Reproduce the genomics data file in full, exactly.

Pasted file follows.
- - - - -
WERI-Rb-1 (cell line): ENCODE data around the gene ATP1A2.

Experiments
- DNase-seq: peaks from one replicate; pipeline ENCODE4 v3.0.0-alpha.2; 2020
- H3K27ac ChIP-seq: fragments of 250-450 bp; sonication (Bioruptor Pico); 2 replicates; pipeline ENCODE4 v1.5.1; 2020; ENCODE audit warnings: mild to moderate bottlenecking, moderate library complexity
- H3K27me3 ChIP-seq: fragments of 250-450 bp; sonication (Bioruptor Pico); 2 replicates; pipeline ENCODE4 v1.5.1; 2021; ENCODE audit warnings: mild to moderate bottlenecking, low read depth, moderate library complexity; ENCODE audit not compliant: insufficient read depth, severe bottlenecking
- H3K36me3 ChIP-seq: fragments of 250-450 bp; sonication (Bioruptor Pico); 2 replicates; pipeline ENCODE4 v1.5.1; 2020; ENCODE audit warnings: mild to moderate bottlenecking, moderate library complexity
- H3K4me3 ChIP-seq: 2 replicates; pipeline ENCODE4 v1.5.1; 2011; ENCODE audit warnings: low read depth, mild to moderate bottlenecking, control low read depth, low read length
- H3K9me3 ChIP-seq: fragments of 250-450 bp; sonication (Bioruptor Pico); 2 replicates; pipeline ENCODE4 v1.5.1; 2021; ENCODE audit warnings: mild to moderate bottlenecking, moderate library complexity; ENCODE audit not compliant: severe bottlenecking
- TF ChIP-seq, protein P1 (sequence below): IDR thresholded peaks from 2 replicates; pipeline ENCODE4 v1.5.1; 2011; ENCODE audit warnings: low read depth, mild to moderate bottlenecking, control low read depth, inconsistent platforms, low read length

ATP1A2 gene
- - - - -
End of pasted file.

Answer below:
WERI-Rb-1 (cell line): ENCODE data around the gene ATP1A2.

Experiments
- DNase-seq: peaks from one replicate; pipeline ENCODE4 v3.0.0-alpha.2; 2020
- H3K27ac ChIP-seq: fragments of 250-450 bp; sonication (Bioruptor Pico); 2 replicates; pipeline ENCODE4 v1.5.1; 2020; ENCODE audit warnings: mild to moderate bottlenecking, moderate library complexity
- H3K27me3 ChIP-seq: fragments of 250-450 bp; sonication (Bioruptor Pico); 2 replicates; pipeline ENCODE4 v1.5.1; 2021; ENCODE audit warnings: mild to moderate bottlenecking, low read depth, moderate library complexity; ENCODE audit not compliant: insufficient read depth, severe bottlenecking
- H3K36me3 ChIP-seq: fragments of 250-450 bp; sonication (Bioruptor Pico); 2 replicates; pipeline ENCODE4 v1.5.1; 2020; ENCODE audit warnings: mild to moderate bottlenecking, moderate library complexity
- H3K4me3 ChIP-seq: 2 replicates; pipeline ENCODE4 v1.5.1; 2011; ENCODE audit warnings: low read depth, mild to moderate bottlenecking, control low read depth, low read length
- H3K9me3 ChIP-seq: fragments of 250-450 bp; sonication (Bioruptor Pico); 2 replicates; pipeline ENCODE4 v1.5.1; 2021; ENCODE audit warnings: mild to moderate bottlenecking, moderate library complexity; ENCODE audit not compliant: severe bottlenecking
- TF ChIP-seq, protein P1 (sequence below): IDR thresholded peaks from 2 replicates; pipeline ENCODE4 v1.5.1; 2011; ENCODE audit warnings: low read depth, mild to moderate bottlenecking, control low read depth, inconsistent platforms, low read length

ATP1A2 gene